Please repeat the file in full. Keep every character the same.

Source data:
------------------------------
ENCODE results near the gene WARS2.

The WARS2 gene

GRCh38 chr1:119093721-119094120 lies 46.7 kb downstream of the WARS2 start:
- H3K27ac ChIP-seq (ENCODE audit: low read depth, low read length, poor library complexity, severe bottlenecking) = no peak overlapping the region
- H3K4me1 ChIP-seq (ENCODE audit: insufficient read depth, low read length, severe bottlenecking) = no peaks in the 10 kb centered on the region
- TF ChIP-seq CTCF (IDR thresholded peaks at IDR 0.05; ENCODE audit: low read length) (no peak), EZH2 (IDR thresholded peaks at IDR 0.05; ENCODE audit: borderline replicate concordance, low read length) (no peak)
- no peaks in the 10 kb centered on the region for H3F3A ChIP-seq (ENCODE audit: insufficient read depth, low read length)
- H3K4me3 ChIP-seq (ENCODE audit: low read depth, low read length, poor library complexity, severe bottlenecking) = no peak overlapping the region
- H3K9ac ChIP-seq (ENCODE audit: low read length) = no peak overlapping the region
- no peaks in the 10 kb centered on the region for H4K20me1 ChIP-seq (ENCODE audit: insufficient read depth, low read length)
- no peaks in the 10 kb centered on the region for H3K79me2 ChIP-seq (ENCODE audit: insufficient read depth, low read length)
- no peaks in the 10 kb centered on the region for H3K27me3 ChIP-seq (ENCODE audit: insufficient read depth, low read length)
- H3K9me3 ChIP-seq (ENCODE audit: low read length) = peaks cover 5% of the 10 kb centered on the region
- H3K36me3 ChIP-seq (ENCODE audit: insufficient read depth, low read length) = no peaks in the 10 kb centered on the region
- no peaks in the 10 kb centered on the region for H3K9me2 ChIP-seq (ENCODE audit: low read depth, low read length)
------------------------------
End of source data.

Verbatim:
ENCODE results near the gene WARS2.

The WARS2 gene

GRCh38 chr1:119093721-119094120 lies 46.7 kb downstream of the WARS2 start:
- H3K27ac ChIP-seq (ENCODE audit: low read depth, low read length, poor library complexity, severe bottlenecking) = no peak overlapping the region
- H3K4me1 ChIP-seq (ENCODE audit: insufficient read depth, low read length, severe bottlenecking) = no peaks in the 10 kb centered on the region
- TF ChIP-seq CTCF (IDR thresholded peaks at IDR 0.05; ENCODE audit: low read length) (no peak), EZH2 (IDR thresholded peaks at IDR 0.05; ENCODE audit: borderline replicate concordance, low read length) (no peak)
- no peaks in the 10 kb centered on the region for H3F3A ChIP-seq (ENCODE audit: insufficient read depth, low read length)
- H3K4me3 ChIP-seq (ENCODE audit: low read depth, low read length, poor library complexity, severe bottlenecking) = no peak overlapping the region
- H3K9ac ChIP-seq (ENCODE audit: low read length) = no peak overlapping the region
- no peaks in the 10 kb centered on the region for H4K20me1 ChIP-seq (ENCODE audit: insufficient read depth, low read length)
- no peaks in the 10 kb centered on the region for H3K79me2 ChIP-seq (ENCODE audit: insufficient read depth, low read length)
- no peaks in the 10 kb centered on the region for H3K27me3 ChIP-seq (ENCODE audit: insufficient read depth, low read length)
- H3K9me3 ChIP-seq (ENCODE audit: low read length) = peaks cover 5% of the 10 kb centered on the region
- H3K36me3 ChIP-seq (ENCODE audit: insufficient read depth, low read length) = no peaks in the 10 kb centered on the region
- no peaks in the 10 kb centered on the region for H3K9me2 ChIP-seq (ENCODE audit: low read depth, low read length)